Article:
isn’t anything like cricket! To make matters
worse, there’s a girl on the team who’s better
than everyone, drawing the team’s wrath, but
Bilal actually likes her. How can he adjust
to a new sport, a new language, and a new
culture while waiting for his dad to join the
family? This sensitive middle-grade novel is
an excellent introduction to cricket, culture
shock, and what life may be like for some
recent immigrants. Bilal’s diverse friends are
somewhat refreshingly more concerned with
the fact that there’s a girl on their team than
his heritage. Although the ending is predict-
able, for fans of Firoozeh Dumas’ It Ain’t So
Awful, Falafel (2016) and readers looking for
a sports book with heart, this will be a home
run. —Erin Linsenmeyer
The Mighty Dynamo.
By Kieran Crowley.
Sept. 2016. 368p. Feiwel and Friends, $16.99
(9781250079244). Gr. 4–8.
Since Noah’s mother died, his family has
been in a financial crisis. Now, his father, desperate for work, has to head off to Australia
for almost a year, leaving Noah and his older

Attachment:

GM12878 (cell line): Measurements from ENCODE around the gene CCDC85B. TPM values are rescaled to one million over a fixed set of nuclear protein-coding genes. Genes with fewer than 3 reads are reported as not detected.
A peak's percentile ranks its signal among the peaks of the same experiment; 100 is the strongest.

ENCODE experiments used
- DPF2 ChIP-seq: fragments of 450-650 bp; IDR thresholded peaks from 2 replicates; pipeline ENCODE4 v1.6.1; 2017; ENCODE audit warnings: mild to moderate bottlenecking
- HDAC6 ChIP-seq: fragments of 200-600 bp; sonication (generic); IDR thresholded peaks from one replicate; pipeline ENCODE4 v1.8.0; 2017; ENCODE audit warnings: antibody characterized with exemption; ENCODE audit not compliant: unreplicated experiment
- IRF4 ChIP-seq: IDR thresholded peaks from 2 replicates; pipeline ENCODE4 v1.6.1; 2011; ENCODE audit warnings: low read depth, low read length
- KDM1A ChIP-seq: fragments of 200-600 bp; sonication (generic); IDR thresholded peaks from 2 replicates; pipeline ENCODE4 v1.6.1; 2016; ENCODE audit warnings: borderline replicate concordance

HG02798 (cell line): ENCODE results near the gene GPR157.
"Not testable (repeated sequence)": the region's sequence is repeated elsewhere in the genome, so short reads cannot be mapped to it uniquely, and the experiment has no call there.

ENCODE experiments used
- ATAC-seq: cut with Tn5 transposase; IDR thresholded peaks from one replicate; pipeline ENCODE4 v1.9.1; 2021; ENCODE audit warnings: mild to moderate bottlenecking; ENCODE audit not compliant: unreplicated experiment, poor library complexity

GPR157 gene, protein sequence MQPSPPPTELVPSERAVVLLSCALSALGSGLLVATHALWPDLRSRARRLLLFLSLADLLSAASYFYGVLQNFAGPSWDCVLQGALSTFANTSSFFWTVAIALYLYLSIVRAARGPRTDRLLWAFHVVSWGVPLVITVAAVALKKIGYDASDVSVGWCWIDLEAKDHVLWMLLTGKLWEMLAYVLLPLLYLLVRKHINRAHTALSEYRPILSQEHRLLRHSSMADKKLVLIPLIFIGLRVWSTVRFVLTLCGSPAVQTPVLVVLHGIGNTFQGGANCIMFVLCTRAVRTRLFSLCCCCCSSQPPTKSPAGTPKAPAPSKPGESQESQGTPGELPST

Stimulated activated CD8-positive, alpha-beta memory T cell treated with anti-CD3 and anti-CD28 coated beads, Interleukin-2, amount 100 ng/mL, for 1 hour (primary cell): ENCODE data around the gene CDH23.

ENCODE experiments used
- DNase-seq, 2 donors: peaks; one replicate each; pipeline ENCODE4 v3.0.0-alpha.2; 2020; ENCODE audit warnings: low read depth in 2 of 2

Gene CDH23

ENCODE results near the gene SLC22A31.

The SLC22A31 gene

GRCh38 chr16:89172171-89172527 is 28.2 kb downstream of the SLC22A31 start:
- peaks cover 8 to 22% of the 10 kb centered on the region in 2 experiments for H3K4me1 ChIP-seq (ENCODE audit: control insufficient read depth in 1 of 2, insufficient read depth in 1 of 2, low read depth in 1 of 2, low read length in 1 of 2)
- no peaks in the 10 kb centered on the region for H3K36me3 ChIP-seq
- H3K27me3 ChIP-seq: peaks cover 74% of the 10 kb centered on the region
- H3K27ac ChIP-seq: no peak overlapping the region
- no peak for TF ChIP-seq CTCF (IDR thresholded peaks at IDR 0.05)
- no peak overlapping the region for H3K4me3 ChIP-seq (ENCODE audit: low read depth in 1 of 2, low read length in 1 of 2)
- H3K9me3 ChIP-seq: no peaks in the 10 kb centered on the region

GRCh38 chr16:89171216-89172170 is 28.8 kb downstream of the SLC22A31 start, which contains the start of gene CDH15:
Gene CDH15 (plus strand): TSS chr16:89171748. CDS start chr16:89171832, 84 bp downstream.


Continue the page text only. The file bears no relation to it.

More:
sister to cope with his absence. Noah hopes
that, if he can just attract the attention of a
scout, he could sign a soccer contract and help
out the family’s finances. When he is falsely
accused of starting a fight on the soccer field,
his hopes seem all but dashed. But Noah is no
quitter, and his friends aren’t either; together,
they come up with a plan that’s ingenious,
and maybe even a bit crazy. Reminiscent
of Gordon Korman’s The Zucchini Warriors
(1988), this is more than a sports story. It
tackles issues of bullying, sexism, and corruption without ever losing focus on Noah and
his mates. Noah and his friends are well-crafted, multidimensional characters, as are the
caring adults who try to help out Noah and
his fledgling team. — Teri Lesesne
By Christine Kendall.
Oct. 2016. 224p. Scholastic, $16.99 (9780545924047);
e-book, $16.99 (9780545924061). Gr. 4–7.
At 13, Troy isn’t a bad kid, but when he
and his best friend, Foster, get into trouble,
the punishment isn’t what they expected:
they’re sent to a stable in Philadelphia’s Fairmount Park to muck stalls and take care of
horses. No one is more surprised than Troy
when he loves it, or when it turns out that
he has an aptitude for polo, a sport African
American Troy always thought was only for
rich white kids. His newfound passion is not
without problems, though; Troy clashes both
with other kids at the barn and with Foster,
who feels abandoned. Although the characterizations sometimes verge on stereotype,
this is a thoughtful glance into a difficult
world, and Kendall handles delicate situa-